So the work is there, the volume is also, depending on market circumstances, but the EC has to be ready to seize the opportunity when it arises.

With regard to new construction, Weir cautions contractors to be aware of not only different codes, but also adapting the code stipulations to the realities on the job site.

“Many safety codes are municipal and do not appear in the [National Electrical Code],” he said, “and this often requires using a good dose of common sense. For example, when you’re installing speakers or alarms in a building, a certain decibel level is specified, but you have to be aware of where the doors are so that the decibel level will be maintained. The overall installation has to be considered as much as the rule itself.

“Another problem can arise when a contractor submits a life safety drawing to the city and it’s approved, but after it’s installed, the fire marshal does a walk-through and stipulates various additions. So the contractor should raise any potential issues with the authorities up front before moving to installation.”

Most important, the EC has to keep the comprehensive, integrated picture foremost in his mind.

“Systems integration can include structured cabling networks, both wireless applications and distributed antenna systems,” Herman said. “The practical question is, ‘What does the end-user want to do with these networks?’ In terms of safety and security, this involves everything from video monitoring to fire alarm and smoke detection as well as intrusion alert and access control systems. And the network can encompass other systems that usually might not be thought of as directly involving safety, such as lighting controls.”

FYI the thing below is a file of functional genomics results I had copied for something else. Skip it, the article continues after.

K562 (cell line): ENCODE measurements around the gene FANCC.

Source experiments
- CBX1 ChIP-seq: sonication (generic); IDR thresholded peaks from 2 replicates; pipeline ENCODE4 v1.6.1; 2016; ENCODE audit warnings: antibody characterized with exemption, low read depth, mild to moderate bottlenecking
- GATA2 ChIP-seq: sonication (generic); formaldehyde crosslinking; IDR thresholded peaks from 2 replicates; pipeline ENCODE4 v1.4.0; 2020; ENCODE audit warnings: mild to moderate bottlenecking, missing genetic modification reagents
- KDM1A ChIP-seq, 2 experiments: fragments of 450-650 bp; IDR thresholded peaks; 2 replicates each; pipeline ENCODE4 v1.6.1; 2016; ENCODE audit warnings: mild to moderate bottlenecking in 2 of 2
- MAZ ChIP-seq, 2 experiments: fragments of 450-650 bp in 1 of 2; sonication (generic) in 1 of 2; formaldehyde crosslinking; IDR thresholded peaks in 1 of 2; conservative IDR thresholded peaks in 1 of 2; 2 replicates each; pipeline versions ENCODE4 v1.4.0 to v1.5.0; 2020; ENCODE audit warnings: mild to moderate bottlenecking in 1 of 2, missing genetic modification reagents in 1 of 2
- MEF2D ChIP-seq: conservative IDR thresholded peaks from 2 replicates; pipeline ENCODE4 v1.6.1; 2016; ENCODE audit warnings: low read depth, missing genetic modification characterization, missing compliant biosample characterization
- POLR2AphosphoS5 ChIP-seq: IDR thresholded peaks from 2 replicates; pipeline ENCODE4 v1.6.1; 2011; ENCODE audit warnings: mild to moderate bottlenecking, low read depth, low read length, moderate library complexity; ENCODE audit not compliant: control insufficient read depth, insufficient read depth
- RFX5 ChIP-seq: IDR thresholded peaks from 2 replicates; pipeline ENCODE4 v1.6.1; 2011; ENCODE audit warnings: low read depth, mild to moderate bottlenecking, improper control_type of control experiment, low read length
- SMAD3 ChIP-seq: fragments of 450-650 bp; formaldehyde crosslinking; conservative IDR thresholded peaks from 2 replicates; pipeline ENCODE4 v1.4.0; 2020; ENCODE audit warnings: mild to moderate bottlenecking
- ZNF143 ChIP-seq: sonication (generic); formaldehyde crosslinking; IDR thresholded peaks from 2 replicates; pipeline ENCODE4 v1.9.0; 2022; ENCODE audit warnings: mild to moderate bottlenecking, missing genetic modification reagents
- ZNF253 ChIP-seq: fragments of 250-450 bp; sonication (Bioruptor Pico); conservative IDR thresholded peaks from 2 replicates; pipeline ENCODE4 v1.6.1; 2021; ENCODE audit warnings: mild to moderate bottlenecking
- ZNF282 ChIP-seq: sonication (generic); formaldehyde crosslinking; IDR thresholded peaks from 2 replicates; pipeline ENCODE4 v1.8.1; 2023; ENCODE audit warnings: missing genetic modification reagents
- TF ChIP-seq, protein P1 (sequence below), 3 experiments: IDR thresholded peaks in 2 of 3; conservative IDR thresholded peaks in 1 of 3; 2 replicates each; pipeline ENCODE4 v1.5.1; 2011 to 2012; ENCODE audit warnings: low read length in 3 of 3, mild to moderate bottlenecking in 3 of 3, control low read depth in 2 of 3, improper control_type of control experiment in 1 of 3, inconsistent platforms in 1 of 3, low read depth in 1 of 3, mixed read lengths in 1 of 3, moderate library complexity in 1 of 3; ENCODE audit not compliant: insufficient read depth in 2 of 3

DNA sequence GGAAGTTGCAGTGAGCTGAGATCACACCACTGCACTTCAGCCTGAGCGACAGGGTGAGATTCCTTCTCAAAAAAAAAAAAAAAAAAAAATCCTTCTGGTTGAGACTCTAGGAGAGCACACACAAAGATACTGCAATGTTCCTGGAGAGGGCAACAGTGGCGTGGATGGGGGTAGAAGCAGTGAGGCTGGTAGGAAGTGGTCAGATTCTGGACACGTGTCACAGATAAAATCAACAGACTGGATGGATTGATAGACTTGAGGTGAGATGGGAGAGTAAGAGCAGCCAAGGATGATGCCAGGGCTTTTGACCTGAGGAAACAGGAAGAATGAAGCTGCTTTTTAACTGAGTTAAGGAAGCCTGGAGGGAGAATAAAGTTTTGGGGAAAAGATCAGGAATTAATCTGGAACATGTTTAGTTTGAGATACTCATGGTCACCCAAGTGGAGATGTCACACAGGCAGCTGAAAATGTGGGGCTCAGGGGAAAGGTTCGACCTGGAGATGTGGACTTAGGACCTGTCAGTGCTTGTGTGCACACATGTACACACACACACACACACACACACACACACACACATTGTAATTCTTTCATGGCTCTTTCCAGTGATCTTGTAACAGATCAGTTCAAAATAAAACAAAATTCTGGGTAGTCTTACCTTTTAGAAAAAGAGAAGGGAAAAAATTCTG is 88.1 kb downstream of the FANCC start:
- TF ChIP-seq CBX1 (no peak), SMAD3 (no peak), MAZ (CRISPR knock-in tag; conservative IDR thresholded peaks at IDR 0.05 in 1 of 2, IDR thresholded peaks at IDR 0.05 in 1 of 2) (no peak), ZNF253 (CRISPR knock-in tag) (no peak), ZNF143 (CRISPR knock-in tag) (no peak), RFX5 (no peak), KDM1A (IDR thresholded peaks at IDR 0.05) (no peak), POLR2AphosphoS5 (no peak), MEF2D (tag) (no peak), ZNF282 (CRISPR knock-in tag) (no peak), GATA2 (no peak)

In addition, contractors should not think of the safety/­security market as strictly commercial; there are new advanced systems solutions in the residential sector as well. Life safety applications now often include carbon monoxide monitoring, multiple-means intrusion alert, panic buttons and instant-call buttons to summon emergency assistance, to name a few.

Safety and the bottom line

There are two other critical aspects of systems integration and life safety systems that deserve the EC’s attention: both continue to evolve, and both require substantial post-installation service.

“Perhaps the biggest change on the installation scene is that safety systems have become more compact, more multifunctional, and do not require as complex an array of equipment and components as in the past,” Herman said. “Microtechnology has enabled manufacturers to develop much more capable systems in a smaller package, often wireless, which makes installation quicker, easier and more efficient.”

The question of service of these systems is more clear-cut and pragmatic.

“One significant difference between integrated systems work and traditional project work is the need for ongoing service,” Bisbee said. “This service work usually has a higher profit margin and becomes a long-term revenue stream for the contractor. Integrated systems have created a marketing package combining installation with maintenance.”

Taken together, the evolution of the systems and the service issue lead straight to the EC’s bottom line.

The need for enhanced safety and security will only increase, given the nature of events the public witnesses on an ongoing basis. Manufacturers have the products and systems available, and industry observers anticipate an inevitable move toward more widespread installation.

“Electrical contractors are becoming more and more sophisticated in terms of their capabilities and how they address the more demanding requirements of their customers,” Herman said. “Those who have not yet become seriously involved in safety installation should realize that this technology doesn’t represent a quantum leap in expertise. There are plenty of training programs available and they should understand there is a lot of room for growth in this continually evolving market.”

About the Author

John Paul Quinn

Freelance Writer

John Paul Quinn reports on a broad range of business and industry issues for journals in the United States and Europe. He can be reached at 203.323.9850 and

Stay Informed Join our Newsletter

Having trouble finding time to sit down with the latest issue of
ELECTRICAL CONTRACTOR? Don't worry, we'll come to you.